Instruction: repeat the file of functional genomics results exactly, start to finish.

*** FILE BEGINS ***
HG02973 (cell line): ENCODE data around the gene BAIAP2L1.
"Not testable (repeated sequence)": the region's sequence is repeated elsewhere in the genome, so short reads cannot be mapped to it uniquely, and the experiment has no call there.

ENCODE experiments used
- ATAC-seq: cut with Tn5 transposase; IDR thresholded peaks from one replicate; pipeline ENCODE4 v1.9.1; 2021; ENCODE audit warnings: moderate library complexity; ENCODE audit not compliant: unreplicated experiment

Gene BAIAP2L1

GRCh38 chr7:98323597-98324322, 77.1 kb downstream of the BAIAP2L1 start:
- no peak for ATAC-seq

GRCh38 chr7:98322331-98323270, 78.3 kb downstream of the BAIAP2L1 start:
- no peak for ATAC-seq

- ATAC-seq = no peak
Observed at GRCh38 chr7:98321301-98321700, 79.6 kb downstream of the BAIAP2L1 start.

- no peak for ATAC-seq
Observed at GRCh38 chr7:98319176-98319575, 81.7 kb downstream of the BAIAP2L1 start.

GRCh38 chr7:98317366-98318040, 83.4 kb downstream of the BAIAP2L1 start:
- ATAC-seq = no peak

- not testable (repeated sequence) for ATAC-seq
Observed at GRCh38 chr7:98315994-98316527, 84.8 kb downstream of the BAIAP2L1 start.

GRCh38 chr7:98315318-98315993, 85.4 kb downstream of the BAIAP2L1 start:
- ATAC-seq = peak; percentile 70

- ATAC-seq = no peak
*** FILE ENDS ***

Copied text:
HG02973 (cell line): ENCODE data around the gene BAIAP2L1.
"Not testable (repeated sequence)": the region's sequence is repeated elsewhere in the genome, so short reads cannot be mapped to it uniquely, and the experiment has no call there.

ENCODE experiments used
- ATAC-seq: cut with Tn5 transposase; IDR thresholded peaks from one replicate; pipeline ENCODE4 v1.9.1; 2021; ENCODE audit warnings: moderate library complexity; ENCODE audit not compliant: unreplicated experiment

Gene BAIAP2L1

GRCh38 chr7:98323597-98324322, 77.1 kb downstream of the BAIAP2L1 start:
- no peak for ATAC-seq

GRCh38 chr7:98322331-98323270, 78.3 kb downstream of the BAIAP2L1 start:
- no peak for ATAC-seq

- ATAC-seq = no peak
Observed at GRCh38 chr7:98321301-98321700, 79.6 kb downstream of the BAIAP2L1 start.

- no peak for ATAC-seq
Observed at GRCh38 chr7:98319176-98319575, 81.7 kb downstream of the BAIAP2L1 start.

GRCh38 chr7:98317366-98318040, 83.4 kb downstream of the BAIAP2L1 start:
- ATAC-seq = no peak

- not testable (repeated sequence) for ATAC-seq
Observed at GRCh38 chr7:98315994-98316527, 84.8 kb downstream of the BAIAP2L1 start.

GRCh38 chr7:98315318-98315993, 85.4 kb downstream of the BAIAP2L1 start:
- ATAC-seq = peak; percentile 70

- ATAC-seq = no peak